Ten in the morning became seven at night, and fear set in as I realized I would probably be spending the night alone in the woods.

The sun was setting as I heard the sound of water. Following the sound, I came up over a rise and saw the creek. I ran to it, knelt down and took my first drink of the day from the clear cool water.

As I drank, Bob’s words came back to me like an echo, “Creek knows where it’s going.”

With quenched thirst and a viable plan, I sprung up, made a right face and started to run. I followed that creek as it danced, twisted and turned through the woods. I was trying to outrun the darkness settling over the forest.

Just before sunset, the creek babbled its way under a little roadway bridge. I climbed up an embankment to the road. It seemed like only a few moments later that a truck pulled over and came to a stop.

The door opened, and it was Bob Dwyer and another leader, Lloyd Weigand.

I expected to be ridiculed and chastised for becoming stupidly lost.

Instead Bob smiled and said, “Hop in, Marcou. We’ve been expecting you. Are you hungry?”

“Yes sir,” I replied as I climbed in.

Lifelong Lesson in Leadership
Bob took me to a roadside restaurant, bought me a burger smothered in ketchup, mustard, pickles, and fried onions. It was the best burger I have ever eaten before or since.

As I chowed down, Bob said, “You know, Marcou, being lost in the woods is a lot like life.”

“How’s that Mr. Dwyer?” I asked, taking another bite.

“In life, you start out wandering in circles kind of lost, not knowing where you’re going. Then you find a creek. That’s someone who obviously knows where they’re going and you follow them. Before you know it, you become the creek.”

“How do you become a creek?” I wondered out loud.

“One day you know where you’re going and what you’re doing. That will become obvious to others who are lost. Without saying a word, they’re following, because to them you are the creek, and the creek knows where it’s going. Marcou, it’s good to be the creek.”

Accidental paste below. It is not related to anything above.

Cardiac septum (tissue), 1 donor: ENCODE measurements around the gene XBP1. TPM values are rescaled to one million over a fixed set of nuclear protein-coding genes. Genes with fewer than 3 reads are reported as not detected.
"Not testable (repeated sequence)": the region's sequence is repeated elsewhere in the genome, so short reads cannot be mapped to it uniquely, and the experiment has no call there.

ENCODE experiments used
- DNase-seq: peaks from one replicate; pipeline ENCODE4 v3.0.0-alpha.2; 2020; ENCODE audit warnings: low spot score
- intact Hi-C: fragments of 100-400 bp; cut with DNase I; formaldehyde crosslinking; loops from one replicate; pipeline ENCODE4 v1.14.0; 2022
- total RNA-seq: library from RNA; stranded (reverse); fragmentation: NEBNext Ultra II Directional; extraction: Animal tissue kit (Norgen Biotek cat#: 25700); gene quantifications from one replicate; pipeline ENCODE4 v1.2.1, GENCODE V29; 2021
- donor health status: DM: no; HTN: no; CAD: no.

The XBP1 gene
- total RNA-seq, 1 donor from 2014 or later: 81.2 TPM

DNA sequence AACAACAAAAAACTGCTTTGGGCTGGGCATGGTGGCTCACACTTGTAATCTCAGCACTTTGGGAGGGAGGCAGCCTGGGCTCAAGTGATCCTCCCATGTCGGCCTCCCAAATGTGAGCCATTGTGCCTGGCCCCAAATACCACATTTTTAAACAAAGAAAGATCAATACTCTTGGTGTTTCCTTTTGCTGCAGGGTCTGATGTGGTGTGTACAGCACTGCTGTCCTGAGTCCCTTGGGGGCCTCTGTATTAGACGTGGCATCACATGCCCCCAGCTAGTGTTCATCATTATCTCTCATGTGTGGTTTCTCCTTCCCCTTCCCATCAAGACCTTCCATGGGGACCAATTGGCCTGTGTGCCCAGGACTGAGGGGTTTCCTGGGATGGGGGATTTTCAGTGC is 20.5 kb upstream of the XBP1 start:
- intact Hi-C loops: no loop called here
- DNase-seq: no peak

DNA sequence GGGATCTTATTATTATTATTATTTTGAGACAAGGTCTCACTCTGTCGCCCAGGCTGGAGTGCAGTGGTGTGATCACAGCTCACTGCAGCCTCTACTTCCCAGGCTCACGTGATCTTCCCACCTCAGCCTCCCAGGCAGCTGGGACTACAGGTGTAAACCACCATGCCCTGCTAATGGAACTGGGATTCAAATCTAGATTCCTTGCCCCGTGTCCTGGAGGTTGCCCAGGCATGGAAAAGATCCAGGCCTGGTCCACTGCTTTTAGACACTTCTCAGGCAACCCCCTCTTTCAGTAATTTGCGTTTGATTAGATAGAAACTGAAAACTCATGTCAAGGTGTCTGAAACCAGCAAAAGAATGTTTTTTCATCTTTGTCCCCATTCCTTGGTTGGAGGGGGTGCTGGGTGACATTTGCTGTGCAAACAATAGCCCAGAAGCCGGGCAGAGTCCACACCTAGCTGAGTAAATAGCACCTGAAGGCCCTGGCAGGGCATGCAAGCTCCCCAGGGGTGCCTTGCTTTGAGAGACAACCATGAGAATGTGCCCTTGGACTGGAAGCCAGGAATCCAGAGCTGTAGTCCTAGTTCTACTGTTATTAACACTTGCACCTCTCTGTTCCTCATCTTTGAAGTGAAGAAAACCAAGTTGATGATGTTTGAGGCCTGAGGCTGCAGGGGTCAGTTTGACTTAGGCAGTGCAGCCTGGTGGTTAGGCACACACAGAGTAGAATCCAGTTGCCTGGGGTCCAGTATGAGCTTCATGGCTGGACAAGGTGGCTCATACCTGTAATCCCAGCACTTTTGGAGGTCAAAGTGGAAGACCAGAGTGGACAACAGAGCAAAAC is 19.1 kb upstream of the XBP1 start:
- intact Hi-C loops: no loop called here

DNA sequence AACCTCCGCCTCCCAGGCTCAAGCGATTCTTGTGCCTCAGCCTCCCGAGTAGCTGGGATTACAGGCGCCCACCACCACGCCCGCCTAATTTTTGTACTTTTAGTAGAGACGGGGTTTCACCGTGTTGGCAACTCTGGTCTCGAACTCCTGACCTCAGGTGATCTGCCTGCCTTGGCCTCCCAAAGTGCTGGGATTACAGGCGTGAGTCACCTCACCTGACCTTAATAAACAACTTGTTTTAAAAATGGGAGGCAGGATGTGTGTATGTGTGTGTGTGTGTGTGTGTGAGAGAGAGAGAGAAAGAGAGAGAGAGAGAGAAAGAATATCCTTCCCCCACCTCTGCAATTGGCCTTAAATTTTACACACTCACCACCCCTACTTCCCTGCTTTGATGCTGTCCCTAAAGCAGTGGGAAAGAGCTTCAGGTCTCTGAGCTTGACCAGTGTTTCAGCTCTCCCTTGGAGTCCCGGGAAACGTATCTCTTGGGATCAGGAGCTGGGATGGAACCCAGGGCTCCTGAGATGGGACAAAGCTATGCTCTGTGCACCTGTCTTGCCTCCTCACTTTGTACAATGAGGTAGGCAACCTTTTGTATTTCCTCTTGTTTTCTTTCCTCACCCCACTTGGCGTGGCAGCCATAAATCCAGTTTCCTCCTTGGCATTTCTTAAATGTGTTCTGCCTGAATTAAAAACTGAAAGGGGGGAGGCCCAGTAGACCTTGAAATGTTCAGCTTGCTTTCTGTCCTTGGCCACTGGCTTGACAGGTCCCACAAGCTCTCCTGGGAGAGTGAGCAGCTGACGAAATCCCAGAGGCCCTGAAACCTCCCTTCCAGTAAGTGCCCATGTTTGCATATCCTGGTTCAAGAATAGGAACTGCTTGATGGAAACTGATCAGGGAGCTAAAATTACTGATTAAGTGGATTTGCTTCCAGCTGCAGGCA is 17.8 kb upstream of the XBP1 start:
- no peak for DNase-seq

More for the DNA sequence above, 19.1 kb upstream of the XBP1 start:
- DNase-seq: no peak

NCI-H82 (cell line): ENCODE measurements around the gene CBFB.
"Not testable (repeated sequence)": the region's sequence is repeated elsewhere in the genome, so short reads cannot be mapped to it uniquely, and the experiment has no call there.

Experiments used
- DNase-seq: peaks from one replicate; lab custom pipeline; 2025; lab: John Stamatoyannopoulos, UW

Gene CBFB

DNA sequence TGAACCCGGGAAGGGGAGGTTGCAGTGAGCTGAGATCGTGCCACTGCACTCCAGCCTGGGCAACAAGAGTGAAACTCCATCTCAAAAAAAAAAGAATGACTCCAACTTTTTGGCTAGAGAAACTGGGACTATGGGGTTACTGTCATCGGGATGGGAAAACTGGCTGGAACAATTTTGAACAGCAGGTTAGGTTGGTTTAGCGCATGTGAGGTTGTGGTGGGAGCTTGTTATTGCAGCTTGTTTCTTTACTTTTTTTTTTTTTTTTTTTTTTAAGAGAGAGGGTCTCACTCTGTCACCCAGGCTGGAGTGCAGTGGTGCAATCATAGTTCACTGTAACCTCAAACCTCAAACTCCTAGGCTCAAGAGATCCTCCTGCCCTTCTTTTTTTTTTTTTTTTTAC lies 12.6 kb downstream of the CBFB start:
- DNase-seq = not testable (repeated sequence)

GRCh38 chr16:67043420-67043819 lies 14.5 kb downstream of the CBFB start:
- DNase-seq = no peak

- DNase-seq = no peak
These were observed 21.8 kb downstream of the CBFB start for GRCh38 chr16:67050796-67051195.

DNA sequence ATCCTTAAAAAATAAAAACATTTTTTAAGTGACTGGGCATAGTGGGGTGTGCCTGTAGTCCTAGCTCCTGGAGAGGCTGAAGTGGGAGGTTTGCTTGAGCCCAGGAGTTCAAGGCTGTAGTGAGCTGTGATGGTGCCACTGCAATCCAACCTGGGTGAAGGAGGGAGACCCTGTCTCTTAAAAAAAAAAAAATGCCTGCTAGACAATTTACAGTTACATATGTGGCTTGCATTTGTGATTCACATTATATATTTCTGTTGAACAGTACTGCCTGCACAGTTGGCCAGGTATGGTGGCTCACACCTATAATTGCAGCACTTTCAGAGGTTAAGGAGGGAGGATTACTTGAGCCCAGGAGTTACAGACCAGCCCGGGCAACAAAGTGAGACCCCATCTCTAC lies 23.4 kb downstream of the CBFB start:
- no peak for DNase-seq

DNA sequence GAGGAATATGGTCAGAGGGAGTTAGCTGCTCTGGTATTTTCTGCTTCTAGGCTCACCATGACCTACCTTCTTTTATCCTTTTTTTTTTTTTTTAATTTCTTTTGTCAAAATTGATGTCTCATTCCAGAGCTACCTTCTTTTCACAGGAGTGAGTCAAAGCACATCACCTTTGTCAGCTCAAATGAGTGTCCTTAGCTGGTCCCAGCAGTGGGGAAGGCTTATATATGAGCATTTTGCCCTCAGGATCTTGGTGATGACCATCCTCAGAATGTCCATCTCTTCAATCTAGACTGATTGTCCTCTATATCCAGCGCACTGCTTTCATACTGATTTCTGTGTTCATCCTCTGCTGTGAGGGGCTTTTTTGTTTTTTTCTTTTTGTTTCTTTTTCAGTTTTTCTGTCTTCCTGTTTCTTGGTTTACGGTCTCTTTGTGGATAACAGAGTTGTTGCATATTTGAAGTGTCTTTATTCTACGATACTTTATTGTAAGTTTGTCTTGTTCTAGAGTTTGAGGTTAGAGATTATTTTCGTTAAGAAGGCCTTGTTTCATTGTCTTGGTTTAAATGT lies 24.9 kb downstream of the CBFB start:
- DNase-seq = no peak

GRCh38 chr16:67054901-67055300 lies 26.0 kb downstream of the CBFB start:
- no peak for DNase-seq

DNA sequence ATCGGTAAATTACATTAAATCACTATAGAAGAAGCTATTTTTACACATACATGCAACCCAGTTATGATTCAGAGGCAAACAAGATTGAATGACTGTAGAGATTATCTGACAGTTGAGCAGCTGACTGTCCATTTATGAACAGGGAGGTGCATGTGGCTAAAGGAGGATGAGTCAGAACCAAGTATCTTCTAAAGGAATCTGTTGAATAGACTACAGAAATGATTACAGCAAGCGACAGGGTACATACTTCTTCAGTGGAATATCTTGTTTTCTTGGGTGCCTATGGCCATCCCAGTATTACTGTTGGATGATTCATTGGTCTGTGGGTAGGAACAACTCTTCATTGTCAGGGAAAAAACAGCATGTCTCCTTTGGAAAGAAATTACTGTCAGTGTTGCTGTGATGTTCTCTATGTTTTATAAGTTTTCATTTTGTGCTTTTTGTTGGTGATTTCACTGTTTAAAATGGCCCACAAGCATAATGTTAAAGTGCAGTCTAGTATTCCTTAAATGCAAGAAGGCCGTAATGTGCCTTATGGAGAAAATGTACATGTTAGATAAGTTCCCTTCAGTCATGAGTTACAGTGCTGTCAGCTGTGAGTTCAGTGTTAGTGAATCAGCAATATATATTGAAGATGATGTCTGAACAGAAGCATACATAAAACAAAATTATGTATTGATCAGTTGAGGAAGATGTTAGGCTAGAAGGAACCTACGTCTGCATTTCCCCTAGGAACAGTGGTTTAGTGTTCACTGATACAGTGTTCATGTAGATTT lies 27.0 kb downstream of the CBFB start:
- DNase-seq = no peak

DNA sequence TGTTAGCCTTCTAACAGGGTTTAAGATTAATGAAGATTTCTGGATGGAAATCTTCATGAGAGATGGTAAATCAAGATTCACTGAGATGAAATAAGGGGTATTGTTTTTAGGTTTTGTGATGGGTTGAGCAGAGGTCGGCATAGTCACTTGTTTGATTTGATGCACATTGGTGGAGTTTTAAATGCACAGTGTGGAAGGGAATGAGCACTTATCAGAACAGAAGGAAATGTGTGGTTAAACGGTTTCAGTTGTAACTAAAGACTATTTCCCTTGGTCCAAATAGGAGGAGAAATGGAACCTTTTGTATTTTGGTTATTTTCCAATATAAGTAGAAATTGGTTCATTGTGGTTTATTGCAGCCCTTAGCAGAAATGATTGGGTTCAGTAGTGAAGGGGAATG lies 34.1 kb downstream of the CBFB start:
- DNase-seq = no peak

A Leader Does Not Need a Promotion
Bob effortlessly taught me a lesson in leadership that day that I have thought about often since.

He did it without a PowerPoint presentation, video clips, graphs, or studies.

He never once uttered the word “paradigm.”

It was simple. Just know what you are doing and do it well. Eventually people will notice and look to you for direction.

People will follow you not because of your rank or position — they will follow you because you will have become the creek, and the creek knows where it is going.

About the author

Lt. Dan Marcou is an internationally-recognized, police trainer, who was a highly-decorated police officer with 33 years of full time law enforcement experience. Marcou’s awards include Police Officer of the Year, SWAT Officer of the Year, Humanitarian of the Year, and Domestic Violence Officer of the Year. Upon retiring, Lt. Marcou began writing. His Novels, “The Calling, the Making of a Veteran Cop,” “SWAT, Blue Knights in Black Armor,” “Nobody’s Heroes,” and Destiny of Heroes,” as well as his latest Non-Fiction Offering, “Law Dogs, Great Cops in American History,” are all highly acclaimed and available at Amazon

Contact Dan Marcou

  1. Tags
  2. Police Training
  3. Police Trainers
  4. Police Jobs and Careers
  5. Police Heroes
  6. Patrol Issues

Recommended for you

Join the discussion

Command Staff - Chiefs / Sheriffs

Sponsored by


logo for print